+1 to Option 2, with Rob's Messenger.ack() capability.
-K

----- Original Message -----
> I'm taking a look at expanding the messenger API to support
> reliability and so far there seem to be two directions to explore
> which I'll attempt to describe below:
> 
> Option 1)
> 
>   Messenger.ack(Message) or possibly Message.ack()
> 
>   I'll describe this as the simple/expected/conservative option, and
>   those really are its strong points. Some less desirable points are
>   that it takes the Message concept in a bit of a different direction
>   from where it is now. Message is no longer simply a holder of
>   content, but it is also now (at least internally) tracking some
>   kind
>   of delivery state. This is undesirable from a design perspective
>   since you're really merging two separate concepts here, delivery
>   state and message content, e.g. you now end up holding onto the
>   message content to track the delivery state when arguablly the
>   common case is that an app will be done processing the content
>   quickly but may care about the delivery state for longer. Another
>   implication of this merging is that it makes messages harder to
>   reuse, e.g. imagine if you want to receive a message, mutate it a
>   bit, and then resend it or send a number of similar messages.
> 
>   It's also potentially more work from an implementation perspective
>   as the underlying model treats Message as pure content and has
>   delivery factored out as a separate concept, so this would be the
>   start of a bit of an impedence missmatch between layers. It's
>   certainly doable, but might result in more overall code since we'd
>   be expressing similar concepts in two different ways.
> 
> Option 2)
> 
>   Introduce/surface the notion of a delivery/tracking number through
>   the Messenger API, e.g.:
> 
>   Messenger.put(Message) -> Delivery/Tracking-Number/Whatever
>   Messenger.get(Message) -> Delivery/Tracking-Number/Whatever
> 
>   (I'll abbreviate Delivery/Tracking-Number/Whatever as DTW for now.)
> 
>   There are a couple of choices with this option, DTW could be a
>   value
>   object (i.e. similar to a handle), with actions on the messenger
>   itself, e.g. Messenger.ack(DTW), Messenger.status(DTW). This kind
>   of
>   takes the tracking number analogy and runs with it, you ask your
>   messenger about the status of a given delivery via its tracking
>   number. Alternatively, DTW itself could be a more action oriented
>   interface with its own methods for acking/status/etc. This isn't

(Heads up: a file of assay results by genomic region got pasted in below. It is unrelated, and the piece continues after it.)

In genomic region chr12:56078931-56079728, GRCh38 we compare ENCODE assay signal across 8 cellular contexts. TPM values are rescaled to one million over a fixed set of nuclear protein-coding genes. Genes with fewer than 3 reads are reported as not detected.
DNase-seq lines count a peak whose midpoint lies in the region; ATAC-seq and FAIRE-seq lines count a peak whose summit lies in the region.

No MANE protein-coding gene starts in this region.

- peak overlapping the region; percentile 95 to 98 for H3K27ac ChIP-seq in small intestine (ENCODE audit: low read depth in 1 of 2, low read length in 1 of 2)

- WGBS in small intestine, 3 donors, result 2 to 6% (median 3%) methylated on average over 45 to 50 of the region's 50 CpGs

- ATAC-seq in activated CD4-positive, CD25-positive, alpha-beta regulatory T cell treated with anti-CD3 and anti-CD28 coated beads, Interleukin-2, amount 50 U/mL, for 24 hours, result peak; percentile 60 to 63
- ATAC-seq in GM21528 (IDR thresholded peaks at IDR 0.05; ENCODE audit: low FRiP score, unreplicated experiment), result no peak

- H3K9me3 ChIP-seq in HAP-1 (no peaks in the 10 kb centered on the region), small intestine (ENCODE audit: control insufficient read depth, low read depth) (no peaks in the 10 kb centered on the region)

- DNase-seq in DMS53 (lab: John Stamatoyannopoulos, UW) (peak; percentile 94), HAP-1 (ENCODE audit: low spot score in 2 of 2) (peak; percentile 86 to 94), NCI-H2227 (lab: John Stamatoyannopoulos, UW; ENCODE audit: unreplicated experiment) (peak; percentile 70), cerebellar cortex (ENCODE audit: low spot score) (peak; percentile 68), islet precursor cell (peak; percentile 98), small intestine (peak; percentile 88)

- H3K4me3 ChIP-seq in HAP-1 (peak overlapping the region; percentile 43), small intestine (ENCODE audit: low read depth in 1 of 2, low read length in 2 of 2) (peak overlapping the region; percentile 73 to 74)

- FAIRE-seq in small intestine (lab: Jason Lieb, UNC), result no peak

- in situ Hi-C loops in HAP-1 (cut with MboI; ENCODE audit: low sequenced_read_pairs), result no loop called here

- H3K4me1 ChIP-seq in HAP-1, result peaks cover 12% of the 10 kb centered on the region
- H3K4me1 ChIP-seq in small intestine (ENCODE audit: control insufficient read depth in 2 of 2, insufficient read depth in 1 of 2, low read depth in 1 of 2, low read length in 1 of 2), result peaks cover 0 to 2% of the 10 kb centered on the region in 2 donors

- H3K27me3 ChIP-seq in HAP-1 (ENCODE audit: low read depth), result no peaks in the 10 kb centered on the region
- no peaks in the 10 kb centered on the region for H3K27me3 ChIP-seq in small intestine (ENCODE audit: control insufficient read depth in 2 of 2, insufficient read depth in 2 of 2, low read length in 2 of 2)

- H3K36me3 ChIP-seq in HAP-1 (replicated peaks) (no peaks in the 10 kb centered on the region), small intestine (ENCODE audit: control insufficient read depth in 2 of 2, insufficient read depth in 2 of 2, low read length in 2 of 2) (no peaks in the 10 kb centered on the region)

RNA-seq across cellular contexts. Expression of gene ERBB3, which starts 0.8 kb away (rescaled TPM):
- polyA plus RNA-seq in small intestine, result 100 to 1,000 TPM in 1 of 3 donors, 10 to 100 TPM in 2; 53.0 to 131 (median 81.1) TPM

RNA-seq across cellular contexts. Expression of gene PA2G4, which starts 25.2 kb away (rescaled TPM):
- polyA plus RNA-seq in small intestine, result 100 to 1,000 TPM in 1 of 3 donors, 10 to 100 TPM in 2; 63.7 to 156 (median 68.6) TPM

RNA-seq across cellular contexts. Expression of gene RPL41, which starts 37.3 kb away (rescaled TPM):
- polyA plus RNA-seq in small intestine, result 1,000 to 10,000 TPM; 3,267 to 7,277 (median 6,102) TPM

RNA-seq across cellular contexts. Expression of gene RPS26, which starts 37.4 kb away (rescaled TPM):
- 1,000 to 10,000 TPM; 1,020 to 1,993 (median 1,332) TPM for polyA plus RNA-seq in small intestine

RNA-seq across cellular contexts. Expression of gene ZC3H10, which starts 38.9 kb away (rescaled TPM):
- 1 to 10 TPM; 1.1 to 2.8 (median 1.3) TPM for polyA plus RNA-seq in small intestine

>   necessarily an either/or as there are reasons the C API might want
>   to use a handle approach even if we wish to conceptualize/surface
>   DTW as more of an independent thing in the object oriented
>   interfaces.
> 
>   On the negative side this is less traditional/expected relative to
>   Option (1), and it does in total add more surface area to the API.
>   On the positive side however it does provide a lot more capability
>   since the same concept extends quite easily to track the state of
>   outgoing deliveries.
> 
>   From a design perspective this is nicer for a couple of reasons,
>   unlike Option (1) by keeping Message as a pure holder of content
>   you
>   have more flexibility with how you use the API, e.g. you can
>   discard/reuse the Message but still track the status of your
>   deliveries. Also, it seems likely that once the Option 1) path
>   includes the ability to track the status of outgoing deliveries,
>   the
>   total surface area balance might fall more in favor of Option (2).
> 
>   A possible addendum to Option (2) suggested by Rob in order to deal
>   with the surface area concerns is adding some kind of
>   Messenger.ack() that would acknowledge all unacked deliveries
>   pulled
>   from the incoming queue. This would enable you to do basic acking
>   without ever needing to bother with DTWs if you don't care about
>   them. This could in fact be a nice place to start as it doesn't
>   necessarily commit us to either path initially.
> 
> FWIW, my bias right now is towards exploring Option (2). I think the
> fact that it is less expected is sufficiently mitigated by the fact
> that with the addendum there is a very gentle learning curve, and
> even
> if you explain all the concepts up front, the whole tracking number
> analogy makes it fairly intuitive. I can even imagine playing up the
> difference as a selling point from a technical marketing perspective.
> 
> --Rafael
> 

Reply via email to